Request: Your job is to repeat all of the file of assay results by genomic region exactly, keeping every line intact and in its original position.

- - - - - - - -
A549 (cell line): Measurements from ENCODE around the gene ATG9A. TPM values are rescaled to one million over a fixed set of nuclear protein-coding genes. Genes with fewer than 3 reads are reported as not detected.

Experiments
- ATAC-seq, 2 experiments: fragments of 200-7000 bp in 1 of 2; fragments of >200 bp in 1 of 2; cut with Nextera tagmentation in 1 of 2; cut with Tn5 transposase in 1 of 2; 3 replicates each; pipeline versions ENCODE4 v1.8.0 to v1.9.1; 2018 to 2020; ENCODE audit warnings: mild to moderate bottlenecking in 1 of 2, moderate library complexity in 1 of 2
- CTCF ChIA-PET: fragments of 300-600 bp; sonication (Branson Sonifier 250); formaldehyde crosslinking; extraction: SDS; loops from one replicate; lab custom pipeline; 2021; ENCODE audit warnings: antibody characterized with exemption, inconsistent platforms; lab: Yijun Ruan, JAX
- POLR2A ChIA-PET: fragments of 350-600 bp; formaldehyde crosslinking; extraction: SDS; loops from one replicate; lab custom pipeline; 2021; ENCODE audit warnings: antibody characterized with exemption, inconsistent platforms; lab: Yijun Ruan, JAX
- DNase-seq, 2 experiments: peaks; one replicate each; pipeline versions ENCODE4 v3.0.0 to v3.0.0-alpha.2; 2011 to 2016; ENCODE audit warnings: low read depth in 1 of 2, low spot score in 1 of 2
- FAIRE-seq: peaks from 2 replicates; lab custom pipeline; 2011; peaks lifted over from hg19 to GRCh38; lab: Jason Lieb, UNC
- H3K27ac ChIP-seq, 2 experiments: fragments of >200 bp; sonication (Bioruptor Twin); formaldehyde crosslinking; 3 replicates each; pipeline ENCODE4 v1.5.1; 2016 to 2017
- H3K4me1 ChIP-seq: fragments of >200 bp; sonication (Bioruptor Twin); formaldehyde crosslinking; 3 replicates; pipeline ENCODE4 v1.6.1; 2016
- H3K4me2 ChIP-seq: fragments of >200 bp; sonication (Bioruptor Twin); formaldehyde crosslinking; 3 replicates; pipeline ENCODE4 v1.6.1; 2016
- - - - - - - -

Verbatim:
A549 (cell line): Measurements from ENCODE around the gene ATG9A. TPM values are rescaled to one million over a fixed set of nuclear protein-coding genes. Genes with fewer than 3 reads are reported as not detected.

Experiments
- ATAC-seq, 2 experiments: fragments of 200-7000 bp in 1 of 2; fragments of >200 bp in 1 of 2; cut with Nextera tagmentation in 1 of 2; cut with Tn5 transposase in 1 of 2; 3 replicates each; pipeline versions ENCODE4 v1.8.0 to v1.9.1; 2018 to 2020; ENCODE audit warnings: mild to moderate bottlenecking in 1 of 2, moderate library complexity in 1 of 2
- CTCF ChIA-PET: fragments of 300-600 bp; sonication (Branson Sonifier 250); formaldehyde crosslinking; extraction: SDS; loops from one replicate; lab custom pipeline; 2021; ENCODE audit warnings: antibody characterized with exemption, inconsistent platforms; lab: Yijun Ruan, JAX
- POLR2A ChIA-PET: fragments of 350-600 bp; formaldehyde crosslinking; extraction: SDS; loops from one replicate; lab custom pipeline; 2021; ENCODE audit warnings: antibody characterized with exemption, inconsistent platforms; lab: Yijun Ruan, JAX
- DNase-seq, 2 experiments: peaks; one replicate each; pipeline versions ENCODE4 v3.0.0 to v3.0.0-alpha.2; 2011 to 2016; ENCODE audit warnings: low read depth in 1 of 2, low spot score in 1 of 2
- FAIRE-seq: peaks from 2 replicates; lab custom pipeline; 2011; peaks lifted over from hg19 to GRCh38; lab: Jason Lieb, UNC
- H3K27ac ChIP-seq, 2 experiments: fragments of >200 bp; sonication (Bioruptor Twin); formaldehyde crosslinking; 3 replicates each; pipeline ENCODE4 v1.5.1; 2016 to 2017
- H3K4me1 ChIP-seq: fragments of >200 bp; sonication (Bioruptor Twin); formaldehyde crosslinking; 3 replicates; pipeline ENCODE4 v1.6.1; 2016
- H3K4me2 ChIP-seq: fragments of >200 bp; sonication (Bioruptor Twin); formaldehyde crosslinking; 3 replicates; pipeline ENCODE4 v1.6.1; 2016